Sometimes brands go too far. You’ve really got to play to your strengths. If people know who you are, keep coming at them in a way they recognize, but with small touches over time.

Isn’t there a temptation, even as a mainstay on store shelves, to follow trends? 

One hundred percent, which is why it’s key not to overreact. A new fad will come into the category and people in the industry will say, “Whoa, you don't have that cool new thing?”  

And most of the time, you have to say, “No, because that’s not who we are.” On the flip side, you can ask: Are there slight touches we could make to look more modern among the latest designs? Sometimes, the answer is yes. 

I think of Oscar Mayer. That brand has been in a yellow package with the distinct shape around the logo for so long now. It has had facelifts over the years, but not to the degree that you can't recognize it. 

They went from being bologna in a cylindrical “puck” package all the way to the cartons we see today. That's an evolution of form, but not an evolution of brand. No one will be asking “Wait… is that Oscar Mayer?” They’ll recognize it right away.  

What role has research played in projects you’ve been a part of? 

One thing we work to figure out early on is whether we can impact potential growth consumers in a way that doesn’t drive away our core customer base. 

So we use pre-design assessments, which help to answer questions like: What's happening in the category? What are the purchase drivers when consumers are at the shelf? Which brands are killing it out there, and which are falling short? 

Early research is great for validating or disproving assumptions. Because if you spend two years on a design project operating on an assumption, and then test the final design and you were wrong, you end up thinking: I've just burned how much of my budget and resources to get here? That’s why I think pre-design research makes such a big impact. It helps you test assumptions early enough that you can pivot if needed. 

Do you utilize research during the design phase as well?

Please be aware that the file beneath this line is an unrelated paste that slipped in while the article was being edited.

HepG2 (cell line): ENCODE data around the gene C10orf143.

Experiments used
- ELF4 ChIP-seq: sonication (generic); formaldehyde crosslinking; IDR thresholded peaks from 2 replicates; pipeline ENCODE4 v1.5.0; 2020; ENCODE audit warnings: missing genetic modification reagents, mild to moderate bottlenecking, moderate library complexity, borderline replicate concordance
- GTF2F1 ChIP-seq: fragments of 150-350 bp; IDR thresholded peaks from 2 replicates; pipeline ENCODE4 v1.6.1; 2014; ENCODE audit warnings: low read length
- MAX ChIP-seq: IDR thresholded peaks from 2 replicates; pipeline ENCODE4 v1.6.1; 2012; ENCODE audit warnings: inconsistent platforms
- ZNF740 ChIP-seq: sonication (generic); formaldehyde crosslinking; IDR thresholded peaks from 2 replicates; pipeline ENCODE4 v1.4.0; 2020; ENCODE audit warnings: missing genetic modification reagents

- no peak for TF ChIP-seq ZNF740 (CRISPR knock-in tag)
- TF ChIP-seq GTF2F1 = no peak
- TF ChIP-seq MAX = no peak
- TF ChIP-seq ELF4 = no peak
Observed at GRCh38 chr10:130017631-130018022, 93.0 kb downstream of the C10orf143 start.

Yes. Once we have designs, quick-turn testing helps us answer questions like “Which design is better? And why?” For example, Designalytics’ key metrics of success in the Versus product is where it's at, I think—that plus or minus four points in committed purchase preference is a benchmark that allows us to see if we’re moving the needle. And then, if we missed the mark with a certain design, consumers are telling us in those verbatims where we may have missed the mark. That’s pretty helpful. 

Is there a brand that’s impressed you with their design? 

I really like the design for Truff, the hot sauce. That brand had a following originally, and they really just doubled down on design in a great way. 

The pack seems basic when you first look at it, and all the bottles are very similar. But they really nailed the geometric top and the fonts, and the color profile just screams premiumness. And they created the design in such a way that it's repeatable. It felt like they designed a Lamborghini on their first try. You don't see that often, so when it happens, you've got to tip your hat.

What advice would you give to a version of yourself from earlier in your career?

I'd say don't be afraid to fail. Lean in, try new stuff. If it doesn’t work, just roll up your sleeves, try it again with some tweaks and see how you can make it work. Because you learn at every step, and it just makes you a better version of yourself.